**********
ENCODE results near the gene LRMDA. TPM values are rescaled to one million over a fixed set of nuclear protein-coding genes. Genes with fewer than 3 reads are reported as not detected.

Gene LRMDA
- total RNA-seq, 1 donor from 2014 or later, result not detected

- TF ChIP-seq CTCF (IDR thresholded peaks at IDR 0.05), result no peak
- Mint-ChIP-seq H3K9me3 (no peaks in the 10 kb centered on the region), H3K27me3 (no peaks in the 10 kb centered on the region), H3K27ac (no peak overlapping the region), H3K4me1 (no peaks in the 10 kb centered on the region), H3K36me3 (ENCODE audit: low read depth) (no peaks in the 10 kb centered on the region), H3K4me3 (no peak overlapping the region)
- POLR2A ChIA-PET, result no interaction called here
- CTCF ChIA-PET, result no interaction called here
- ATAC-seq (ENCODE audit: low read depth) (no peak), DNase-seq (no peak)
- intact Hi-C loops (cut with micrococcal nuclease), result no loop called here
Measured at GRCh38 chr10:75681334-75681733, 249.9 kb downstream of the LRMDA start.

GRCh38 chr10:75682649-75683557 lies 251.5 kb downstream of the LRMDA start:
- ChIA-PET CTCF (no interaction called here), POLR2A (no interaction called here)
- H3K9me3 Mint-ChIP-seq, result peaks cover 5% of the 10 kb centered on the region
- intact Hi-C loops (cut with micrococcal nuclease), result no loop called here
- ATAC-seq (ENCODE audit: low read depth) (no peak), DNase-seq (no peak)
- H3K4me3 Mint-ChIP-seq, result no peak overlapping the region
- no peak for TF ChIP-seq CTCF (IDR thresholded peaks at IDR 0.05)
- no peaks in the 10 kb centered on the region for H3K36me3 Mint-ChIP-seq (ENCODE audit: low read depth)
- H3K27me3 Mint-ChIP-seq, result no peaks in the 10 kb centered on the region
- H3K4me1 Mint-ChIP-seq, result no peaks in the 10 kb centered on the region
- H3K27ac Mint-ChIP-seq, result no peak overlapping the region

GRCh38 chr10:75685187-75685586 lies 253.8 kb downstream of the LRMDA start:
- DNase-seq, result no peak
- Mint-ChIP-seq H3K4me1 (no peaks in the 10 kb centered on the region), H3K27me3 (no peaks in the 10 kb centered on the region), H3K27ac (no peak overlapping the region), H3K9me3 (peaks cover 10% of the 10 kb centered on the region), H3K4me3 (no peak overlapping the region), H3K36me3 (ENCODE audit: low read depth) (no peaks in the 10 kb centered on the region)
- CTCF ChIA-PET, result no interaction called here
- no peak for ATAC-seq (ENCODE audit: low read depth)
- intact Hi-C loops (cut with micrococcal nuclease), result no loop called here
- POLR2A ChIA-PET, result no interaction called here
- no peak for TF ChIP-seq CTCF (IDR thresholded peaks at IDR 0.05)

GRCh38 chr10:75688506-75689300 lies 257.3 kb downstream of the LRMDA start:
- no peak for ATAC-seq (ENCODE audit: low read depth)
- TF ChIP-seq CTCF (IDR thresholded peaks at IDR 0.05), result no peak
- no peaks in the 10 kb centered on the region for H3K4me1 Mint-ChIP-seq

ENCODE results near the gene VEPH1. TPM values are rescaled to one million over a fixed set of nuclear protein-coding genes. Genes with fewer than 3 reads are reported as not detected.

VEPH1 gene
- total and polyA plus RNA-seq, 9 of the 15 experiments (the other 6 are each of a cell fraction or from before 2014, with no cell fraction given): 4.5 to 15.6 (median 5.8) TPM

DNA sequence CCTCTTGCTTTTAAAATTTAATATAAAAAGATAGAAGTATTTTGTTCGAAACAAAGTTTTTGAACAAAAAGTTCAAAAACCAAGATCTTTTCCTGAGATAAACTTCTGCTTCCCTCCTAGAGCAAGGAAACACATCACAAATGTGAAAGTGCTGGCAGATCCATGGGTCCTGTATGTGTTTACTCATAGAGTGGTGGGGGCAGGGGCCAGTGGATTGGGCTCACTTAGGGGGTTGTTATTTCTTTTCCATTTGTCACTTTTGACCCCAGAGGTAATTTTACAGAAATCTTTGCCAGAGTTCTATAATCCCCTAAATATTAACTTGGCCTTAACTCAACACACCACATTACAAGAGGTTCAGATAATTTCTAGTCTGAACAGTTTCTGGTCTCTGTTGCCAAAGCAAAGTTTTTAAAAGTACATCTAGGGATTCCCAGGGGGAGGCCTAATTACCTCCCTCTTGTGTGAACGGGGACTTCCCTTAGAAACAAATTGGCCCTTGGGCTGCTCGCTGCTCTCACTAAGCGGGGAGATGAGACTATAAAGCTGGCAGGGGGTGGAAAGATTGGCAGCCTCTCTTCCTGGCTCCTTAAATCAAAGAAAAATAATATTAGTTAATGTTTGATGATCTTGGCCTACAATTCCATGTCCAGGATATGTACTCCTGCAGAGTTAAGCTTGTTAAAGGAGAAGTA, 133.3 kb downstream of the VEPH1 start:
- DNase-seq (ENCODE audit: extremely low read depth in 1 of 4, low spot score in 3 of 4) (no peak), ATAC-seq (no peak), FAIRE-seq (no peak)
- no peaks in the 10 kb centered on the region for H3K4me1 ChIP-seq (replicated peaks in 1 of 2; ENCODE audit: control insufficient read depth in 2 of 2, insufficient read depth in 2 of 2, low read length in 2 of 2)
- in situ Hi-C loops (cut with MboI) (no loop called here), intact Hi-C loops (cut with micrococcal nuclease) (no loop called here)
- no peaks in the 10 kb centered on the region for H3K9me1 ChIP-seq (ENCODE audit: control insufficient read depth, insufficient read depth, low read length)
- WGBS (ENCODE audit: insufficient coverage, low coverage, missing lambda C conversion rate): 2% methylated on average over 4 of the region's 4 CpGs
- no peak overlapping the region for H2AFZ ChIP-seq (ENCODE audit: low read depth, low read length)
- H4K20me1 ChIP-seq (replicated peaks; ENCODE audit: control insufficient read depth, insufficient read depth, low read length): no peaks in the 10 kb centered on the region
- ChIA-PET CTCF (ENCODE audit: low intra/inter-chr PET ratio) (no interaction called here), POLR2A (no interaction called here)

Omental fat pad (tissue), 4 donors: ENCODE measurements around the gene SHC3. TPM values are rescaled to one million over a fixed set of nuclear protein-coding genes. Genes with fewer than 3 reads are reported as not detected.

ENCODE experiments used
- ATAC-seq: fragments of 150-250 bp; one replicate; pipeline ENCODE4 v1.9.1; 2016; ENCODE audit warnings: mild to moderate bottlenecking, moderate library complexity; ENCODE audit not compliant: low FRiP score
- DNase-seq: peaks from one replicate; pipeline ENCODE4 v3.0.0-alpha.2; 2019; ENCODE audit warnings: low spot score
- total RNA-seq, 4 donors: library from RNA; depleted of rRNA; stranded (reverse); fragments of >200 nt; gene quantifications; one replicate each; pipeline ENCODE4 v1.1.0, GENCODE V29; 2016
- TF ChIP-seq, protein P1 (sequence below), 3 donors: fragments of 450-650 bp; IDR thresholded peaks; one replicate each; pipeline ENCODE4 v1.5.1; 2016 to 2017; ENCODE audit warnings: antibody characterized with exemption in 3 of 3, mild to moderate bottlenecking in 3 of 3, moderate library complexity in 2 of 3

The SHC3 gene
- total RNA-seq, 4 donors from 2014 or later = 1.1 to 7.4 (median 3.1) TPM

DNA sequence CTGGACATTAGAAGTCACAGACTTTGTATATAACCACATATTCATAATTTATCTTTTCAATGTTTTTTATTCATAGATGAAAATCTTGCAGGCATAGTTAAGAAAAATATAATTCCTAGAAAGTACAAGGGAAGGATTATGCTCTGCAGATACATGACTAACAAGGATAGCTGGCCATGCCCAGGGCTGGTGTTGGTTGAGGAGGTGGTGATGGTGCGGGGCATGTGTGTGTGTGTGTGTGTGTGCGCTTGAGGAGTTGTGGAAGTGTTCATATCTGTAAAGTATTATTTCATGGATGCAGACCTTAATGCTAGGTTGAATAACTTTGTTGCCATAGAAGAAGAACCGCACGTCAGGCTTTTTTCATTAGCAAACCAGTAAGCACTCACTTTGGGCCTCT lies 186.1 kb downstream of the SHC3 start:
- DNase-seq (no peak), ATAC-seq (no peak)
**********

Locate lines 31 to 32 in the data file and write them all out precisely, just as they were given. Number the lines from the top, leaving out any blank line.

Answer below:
- no peak for ATAC-seq (ENCODE audit: low read depth)
- TF ChIP-seq CTCF (IDR thresholded peaks at IDR 0.05), result no peak